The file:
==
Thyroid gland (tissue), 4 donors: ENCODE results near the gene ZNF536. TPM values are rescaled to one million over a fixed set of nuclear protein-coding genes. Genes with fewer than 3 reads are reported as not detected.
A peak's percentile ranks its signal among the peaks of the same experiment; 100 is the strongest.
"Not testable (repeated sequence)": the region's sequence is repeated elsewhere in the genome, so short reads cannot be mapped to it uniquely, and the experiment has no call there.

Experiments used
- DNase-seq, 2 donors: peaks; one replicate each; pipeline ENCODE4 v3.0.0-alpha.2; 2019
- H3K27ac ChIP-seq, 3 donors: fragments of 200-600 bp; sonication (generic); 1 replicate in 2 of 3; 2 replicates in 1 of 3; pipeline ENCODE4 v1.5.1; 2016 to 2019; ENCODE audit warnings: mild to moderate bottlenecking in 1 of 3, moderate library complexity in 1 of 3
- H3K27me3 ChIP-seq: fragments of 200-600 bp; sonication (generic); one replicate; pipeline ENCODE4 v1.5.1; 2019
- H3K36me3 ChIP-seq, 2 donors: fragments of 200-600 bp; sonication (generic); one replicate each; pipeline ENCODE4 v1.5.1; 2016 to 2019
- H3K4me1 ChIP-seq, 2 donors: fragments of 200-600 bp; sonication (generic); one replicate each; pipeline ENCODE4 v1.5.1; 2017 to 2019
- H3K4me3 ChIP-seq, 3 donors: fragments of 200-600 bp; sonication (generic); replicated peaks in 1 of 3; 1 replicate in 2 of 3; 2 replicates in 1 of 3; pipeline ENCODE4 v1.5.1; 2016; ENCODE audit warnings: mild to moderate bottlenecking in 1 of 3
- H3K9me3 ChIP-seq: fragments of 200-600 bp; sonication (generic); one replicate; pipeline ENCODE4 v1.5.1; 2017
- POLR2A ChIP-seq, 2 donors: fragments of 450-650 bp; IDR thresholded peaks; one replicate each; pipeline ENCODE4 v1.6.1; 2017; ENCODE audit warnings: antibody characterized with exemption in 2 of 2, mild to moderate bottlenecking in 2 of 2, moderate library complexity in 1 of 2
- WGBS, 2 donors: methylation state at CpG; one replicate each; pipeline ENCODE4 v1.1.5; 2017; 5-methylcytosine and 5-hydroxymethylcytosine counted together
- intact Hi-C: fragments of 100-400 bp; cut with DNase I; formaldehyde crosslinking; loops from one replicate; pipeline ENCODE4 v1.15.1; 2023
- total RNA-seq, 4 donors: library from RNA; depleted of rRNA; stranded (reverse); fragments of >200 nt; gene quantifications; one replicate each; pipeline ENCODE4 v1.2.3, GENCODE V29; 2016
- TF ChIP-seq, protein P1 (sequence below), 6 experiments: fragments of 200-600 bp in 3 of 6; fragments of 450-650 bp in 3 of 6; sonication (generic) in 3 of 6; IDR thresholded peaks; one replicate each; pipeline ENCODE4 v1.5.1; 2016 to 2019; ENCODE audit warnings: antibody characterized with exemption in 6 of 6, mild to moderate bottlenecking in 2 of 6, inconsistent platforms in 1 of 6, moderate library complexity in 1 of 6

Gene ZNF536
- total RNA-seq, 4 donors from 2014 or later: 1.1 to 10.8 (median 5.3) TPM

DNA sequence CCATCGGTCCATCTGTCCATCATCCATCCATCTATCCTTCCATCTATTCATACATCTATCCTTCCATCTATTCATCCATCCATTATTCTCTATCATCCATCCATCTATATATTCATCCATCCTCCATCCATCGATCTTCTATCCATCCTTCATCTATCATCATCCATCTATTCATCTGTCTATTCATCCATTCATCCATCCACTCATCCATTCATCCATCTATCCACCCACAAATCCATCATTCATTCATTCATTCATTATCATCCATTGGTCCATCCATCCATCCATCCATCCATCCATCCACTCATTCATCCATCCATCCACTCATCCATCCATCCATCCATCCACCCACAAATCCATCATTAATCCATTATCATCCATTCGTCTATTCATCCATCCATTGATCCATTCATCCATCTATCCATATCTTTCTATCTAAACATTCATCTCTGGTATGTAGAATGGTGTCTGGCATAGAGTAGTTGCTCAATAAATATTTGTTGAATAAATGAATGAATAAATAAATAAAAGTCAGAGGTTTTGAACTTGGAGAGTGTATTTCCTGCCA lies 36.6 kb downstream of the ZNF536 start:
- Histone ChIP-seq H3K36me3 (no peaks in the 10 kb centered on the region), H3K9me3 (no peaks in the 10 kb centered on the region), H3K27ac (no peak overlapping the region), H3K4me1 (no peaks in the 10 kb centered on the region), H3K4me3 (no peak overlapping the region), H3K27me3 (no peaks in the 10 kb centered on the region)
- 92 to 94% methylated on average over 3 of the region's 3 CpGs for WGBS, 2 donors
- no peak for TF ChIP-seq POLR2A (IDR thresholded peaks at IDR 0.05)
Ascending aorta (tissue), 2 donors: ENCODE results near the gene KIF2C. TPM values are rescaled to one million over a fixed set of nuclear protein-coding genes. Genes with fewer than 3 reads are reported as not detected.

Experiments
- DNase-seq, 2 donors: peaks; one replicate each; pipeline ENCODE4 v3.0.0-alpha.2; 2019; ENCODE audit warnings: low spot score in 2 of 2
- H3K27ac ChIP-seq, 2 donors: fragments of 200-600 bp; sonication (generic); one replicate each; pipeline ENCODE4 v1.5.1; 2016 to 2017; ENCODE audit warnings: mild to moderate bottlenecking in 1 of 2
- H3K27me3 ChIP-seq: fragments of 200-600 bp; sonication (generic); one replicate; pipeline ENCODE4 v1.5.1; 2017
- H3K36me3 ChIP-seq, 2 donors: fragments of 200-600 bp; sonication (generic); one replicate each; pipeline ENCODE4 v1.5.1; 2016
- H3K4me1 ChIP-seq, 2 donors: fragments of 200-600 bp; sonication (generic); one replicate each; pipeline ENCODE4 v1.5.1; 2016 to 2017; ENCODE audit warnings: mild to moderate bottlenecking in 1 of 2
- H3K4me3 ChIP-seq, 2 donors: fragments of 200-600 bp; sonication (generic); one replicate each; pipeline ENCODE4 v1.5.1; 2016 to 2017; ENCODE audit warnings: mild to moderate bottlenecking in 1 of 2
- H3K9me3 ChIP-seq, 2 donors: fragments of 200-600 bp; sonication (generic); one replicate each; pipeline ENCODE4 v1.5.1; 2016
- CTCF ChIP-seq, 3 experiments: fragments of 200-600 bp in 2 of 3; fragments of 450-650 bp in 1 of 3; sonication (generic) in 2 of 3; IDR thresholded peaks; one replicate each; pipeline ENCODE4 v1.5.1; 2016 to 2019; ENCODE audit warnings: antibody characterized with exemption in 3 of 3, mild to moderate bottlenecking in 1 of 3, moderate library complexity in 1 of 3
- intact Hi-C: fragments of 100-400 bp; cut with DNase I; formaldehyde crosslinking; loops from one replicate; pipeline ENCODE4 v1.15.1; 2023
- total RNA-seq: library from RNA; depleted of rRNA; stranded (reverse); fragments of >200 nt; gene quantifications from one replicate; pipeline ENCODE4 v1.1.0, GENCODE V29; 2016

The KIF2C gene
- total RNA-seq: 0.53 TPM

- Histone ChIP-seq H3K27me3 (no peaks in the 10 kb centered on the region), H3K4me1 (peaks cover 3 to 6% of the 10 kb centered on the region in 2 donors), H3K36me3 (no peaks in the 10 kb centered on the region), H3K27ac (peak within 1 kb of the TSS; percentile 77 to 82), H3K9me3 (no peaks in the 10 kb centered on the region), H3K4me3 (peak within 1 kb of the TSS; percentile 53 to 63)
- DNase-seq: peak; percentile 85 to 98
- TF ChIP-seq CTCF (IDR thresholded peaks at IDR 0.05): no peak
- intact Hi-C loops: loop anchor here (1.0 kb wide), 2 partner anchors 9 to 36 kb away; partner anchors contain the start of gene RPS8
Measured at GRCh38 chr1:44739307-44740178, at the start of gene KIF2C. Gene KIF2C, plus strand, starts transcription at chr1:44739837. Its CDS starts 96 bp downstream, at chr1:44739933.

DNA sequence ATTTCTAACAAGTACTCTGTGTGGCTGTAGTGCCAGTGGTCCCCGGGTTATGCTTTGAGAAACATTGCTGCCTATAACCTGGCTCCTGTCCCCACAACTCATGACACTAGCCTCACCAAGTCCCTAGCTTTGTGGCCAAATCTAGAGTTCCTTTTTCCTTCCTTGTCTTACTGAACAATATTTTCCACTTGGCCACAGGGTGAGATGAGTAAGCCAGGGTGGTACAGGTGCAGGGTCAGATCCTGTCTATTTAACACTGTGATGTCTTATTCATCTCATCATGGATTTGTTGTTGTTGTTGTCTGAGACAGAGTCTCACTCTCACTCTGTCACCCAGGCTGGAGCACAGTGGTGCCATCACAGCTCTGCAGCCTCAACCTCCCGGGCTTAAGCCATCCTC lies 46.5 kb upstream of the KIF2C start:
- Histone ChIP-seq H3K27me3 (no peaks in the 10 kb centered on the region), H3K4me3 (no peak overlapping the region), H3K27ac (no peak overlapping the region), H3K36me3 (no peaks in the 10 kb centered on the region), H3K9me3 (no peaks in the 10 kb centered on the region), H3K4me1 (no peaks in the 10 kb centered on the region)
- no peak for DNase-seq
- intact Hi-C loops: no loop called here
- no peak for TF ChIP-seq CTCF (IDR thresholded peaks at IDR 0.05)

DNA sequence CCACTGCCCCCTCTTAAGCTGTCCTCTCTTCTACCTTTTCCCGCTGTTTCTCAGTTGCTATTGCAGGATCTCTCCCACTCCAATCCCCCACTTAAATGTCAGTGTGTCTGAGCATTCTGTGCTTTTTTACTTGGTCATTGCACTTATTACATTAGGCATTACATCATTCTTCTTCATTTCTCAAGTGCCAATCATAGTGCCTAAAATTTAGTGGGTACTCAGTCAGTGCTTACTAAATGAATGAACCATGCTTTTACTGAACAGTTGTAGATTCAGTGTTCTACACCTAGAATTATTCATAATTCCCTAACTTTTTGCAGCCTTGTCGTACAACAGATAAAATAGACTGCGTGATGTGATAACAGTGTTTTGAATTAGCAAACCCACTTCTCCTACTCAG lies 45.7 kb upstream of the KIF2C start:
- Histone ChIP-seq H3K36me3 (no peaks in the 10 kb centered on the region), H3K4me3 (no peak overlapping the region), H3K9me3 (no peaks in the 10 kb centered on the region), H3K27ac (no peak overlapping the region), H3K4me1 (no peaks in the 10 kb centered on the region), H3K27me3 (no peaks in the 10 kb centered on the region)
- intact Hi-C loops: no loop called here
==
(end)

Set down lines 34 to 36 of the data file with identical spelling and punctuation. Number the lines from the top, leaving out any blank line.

- total RNA-seq: library from RNA; depleted of rRNA; stranded (reverse); fragments of >200 nt; gene quantifications from one replicate; pipeline ENCODE4 v1.1.0, GENCODE V29; 2016

The KIF2C gene
- total RNA-seq: 0.53 TPM